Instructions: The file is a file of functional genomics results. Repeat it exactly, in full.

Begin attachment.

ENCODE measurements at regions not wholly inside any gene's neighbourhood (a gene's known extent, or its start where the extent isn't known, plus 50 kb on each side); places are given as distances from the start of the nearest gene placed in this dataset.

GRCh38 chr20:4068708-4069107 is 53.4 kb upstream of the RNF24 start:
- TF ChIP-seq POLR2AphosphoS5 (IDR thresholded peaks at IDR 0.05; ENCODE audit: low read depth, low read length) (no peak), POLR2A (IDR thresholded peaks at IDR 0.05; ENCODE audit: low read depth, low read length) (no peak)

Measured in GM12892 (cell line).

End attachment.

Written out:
ENCODE measurements at regions not wholly inside any gene's neighbourhood (a gene's known extent, or its start where the extent isn't known, plus 50 kb on each side); places are given as distances from the start of the nearest gene placed in this dataset.

GRCh38 chr20:4068708-4069107 is 53.4 kb upstream of the RNF24 start:
- TF ChIP-seq POLR2AphosphoS5 (IDR thresholded peaks at IDR 0.05; ENCODE audit: low read depth, low read length) (no peak), POLR2A (IDR thresholded peaks at IDR 0.05; ENCODE audit: low read depth, low read length) (no peak)

Measured in GM12892 (cell line).